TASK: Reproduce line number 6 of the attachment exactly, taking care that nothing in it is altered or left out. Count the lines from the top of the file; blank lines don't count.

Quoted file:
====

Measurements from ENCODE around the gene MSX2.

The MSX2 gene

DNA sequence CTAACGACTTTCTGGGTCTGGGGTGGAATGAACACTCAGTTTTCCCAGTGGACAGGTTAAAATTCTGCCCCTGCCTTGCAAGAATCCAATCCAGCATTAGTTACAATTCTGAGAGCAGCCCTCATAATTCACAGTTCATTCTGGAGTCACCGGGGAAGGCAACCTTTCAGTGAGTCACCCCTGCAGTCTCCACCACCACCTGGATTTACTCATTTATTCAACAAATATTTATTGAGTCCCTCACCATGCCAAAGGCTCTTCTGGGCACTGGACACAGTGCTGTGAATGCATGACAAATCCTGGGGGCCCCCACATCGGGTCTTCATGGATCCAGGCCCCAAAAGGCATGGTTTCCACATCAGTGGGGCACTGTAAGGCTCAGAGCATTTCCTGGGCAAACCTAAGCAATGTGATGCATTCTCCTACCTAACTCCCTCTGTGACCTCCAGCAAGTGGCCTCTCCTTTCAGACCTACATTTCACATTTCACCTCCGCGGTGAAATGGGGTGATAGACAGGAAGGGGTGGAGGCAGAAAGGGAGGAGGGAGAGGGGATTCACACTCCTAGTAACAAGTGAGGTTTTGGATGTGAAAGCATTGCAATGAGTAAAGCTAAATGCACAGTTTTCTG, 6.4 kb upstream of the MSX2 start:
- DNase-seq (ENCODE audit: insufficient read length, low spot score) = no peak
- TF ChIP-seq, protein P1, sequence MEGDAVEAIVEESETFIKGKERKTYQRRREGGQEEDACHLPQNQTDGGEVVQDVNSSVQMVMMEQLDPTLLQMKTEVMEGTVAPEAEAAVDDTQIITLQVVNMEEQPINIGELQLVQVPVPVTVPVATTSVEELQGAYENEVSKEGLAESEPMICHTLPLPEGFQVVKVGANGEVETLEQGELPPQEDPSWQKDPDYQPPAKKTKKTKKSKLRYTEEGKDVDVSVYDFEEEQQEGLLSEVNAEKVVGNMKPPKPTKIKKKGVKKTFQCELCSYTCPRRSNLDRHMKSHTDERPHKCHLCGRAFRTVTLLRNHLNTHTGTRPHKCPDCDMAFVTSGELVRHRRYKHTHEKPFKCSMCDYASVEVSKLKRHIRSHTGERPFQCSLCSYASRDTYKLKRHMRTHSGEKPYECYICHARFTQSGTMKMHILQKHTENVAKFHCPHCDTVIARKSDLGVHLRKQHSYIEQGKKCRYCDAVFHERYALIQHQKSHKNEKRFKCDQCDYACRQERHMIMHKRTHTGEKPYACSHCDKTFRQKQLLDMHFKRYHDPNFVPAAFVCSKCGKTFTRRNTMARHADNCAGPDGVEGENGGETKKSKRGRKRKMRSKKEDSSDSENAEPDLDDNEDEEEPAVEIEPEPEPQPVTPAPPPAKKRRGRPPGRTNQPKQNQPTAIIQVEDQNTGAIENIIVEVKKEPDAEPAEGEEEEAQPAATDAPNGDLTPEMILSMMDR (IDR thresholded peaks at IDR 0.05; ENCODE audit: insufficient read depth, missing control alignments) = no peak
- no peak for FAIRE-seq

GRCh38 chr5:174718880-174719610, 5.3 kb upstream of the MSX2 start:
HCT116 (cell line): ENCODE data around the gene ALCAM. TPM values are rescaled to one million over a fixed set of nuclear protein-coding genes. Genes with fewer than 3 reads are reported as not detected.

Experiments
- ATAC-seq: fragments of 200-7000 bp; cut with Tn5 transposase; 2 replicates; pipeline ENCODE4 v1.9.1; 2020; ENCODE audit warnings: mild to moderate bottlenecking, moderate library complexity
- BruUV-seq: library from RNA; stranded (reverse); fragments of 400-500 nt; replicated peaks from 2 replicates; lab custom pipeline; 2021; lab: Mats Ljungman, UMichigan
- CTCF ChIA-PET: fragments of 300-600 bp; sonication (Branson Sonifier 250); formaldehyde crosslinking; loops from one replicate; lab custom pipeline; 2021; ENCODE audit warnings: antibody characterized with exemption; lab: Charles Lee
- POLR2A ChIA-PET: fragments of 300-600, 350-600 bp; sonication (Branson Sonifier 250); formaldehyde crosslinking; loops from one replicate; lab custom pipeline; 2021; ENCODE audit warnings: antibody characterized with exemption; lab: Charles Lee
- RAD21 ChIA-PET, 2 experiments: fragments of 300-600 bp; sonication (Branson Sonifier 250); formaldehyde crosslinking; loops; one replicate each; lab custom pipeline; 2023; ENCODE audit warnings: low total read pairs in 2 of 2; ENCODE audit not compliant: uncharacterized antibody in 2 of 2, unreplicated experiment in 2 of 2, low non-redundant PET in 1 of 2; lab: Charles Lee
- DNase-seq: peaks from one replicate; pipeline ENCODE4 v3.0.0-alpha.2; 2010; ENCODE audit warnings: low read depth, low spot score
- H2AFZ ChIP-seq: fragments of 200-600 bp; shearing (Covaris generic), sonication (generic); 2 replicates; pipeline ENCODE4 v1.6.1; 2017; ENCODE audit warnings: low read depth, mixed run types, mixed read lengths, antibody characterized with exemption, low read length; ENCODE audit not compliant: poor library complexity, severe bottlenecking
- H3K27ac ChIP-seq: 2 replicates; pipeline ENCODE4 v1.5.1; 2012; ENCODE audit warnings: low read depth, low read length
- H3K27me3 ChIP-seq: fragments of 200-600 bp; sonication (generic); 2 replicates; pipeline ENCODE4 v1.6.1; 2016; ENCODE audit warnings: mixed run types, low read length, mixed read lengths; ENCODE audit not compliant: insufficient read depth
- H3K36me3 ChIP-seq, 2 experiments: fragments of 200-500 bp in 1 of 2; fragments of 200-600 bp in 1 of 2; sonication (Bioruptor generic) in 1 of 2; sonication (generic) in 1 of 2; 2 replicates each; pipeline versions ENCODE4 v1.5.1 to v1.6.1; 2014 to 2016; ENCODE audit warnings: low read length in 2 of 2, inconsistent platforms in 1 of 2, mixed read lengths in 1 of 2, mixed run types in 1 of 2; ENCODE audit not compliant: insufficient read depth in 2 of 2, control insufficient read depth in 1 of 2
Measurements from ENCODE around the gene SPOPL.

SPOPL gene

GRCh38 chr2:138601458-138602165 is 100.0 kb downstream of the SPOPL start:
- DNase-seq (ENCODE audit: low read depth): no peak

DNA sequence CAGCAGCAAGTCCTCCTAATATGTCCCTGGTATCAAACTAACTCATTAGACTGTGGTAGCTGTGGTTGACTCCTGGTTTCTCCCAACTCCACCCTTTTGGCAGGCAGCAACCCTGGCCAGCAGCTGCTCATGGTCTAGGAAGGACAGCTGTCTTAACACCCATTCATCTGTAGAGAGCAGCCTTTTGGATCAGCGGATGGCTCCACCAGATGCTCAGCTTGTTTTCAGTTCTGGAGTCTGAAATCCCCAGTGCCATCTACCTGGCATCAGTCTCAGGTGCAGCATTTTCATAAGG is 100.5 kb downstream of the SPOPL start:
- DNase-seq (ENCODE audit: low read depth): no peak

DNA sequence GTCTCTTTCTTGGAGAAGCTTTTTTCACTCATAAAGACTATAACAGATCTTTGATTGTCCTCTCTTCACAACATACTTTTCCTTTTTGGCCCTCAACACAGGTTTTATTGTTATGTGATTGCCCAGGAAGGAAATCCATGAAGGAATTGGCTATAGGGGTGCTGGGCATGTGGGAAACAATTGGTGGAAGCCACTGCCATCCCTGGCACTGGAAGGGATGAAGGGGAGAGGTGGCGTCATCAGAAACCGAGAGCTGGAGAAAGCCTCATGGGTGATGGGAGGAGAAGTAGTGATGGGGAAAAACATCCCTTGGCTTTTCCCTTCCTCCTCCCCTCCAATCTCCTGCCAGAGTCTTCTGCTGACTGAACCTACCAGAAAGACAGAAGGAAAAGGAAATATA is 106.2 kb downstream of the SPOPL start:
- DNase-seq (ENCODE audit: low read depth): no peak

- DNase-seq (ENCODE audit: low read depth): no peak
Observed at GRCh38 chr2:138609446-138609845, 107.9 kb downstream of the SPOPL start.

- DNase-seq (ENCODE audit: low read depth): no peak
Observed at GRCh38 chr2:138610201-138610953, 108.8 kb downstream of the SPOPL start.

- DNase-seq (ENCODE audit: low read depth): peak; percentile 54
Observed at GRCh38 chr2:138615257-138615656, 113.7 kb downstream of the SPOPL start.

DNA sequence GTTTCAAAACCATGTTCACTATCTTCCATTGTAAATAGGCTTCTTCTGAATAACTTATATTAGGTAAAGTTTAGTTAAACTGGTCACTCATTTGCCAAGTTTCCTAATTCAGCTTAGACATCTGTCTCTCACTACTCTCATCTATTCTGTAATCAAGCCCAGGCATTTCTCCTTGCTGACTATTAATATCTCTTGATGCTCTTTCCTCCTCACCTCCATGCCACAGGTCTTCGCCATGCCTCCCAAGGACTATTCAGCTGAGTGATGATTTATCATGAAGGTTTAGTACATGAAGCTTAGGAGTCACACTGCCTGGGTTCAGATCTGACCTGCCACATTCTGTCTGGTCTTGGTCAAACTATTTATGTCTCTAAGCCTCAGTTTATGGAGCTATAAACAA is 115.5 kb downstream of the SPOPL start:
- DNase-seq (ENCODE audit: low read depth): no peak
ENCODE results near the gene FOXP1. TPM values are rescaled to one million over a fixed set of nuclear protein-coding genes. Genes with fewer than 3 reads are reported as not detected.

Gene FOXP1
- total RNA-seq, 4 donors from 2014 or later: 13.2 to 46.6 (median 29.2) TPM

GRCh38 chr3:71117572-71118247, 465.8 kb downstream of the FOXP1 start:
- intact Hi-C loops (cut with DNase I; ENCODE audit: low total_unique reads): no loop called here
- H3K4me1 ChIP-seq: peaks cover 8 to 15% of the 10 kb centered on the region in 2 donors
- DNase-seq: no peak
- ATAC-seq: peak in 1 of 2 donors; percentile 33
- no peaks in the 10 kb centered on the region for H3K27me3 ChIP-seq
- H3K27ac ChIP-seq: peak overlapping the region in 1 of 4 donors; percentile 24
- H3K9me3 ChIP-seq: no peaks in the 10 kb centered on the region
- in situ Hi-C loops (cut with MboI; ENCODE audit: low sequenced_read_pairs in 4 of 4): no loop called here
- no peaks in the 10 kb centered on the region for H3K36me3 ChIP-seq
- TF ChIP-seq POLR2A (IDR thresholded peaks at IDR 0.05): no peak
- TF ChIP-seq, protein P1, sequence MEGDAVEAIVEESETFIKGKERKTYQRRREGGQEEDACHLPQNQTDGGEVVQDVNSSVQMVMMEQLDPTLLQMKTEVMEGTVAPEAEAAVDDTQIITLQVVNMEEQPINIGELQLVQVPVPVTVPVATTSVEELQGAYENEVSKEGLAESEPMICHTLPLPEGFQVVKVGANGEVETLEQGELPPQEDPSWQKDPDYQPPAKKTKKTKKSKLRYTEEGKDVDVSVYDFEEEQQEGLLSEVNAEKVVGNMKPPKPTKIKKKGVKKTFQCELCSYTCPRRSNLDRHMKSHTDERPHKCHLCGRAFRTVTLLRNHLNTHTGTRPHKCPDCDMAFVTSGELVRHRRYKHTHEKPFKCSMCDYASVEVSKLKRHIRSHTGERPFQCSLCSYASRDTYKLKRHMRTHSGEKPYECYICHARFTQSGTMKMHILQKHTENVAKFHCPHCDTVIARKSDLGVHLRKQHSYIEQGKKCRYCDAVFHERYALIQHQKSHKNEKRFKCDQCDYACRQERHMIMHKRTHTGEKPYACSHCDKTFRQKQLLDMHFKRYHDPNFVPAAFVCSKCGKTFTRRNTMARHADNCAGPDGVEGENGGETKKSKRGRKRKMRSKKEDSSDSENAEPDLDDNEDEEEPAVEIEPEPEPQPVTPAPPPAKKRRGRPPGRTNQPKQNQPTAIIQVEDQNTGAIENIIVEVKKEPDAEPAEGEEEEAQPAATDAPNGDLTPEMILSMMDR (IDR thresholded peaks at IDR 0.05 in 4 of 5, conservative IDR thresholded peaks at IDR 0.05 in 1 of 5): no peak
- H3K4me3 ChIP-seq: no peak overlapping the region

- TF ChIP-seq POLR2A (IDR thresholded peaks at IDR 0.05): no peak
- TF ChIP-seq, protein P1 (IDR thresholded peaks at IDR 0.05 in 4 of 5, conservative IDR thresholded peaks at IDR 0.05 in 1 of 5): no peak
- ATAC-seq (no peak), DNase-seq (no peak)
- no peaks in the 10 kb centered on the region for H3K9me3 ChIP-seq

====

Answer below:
- no peak for FAIRE-seq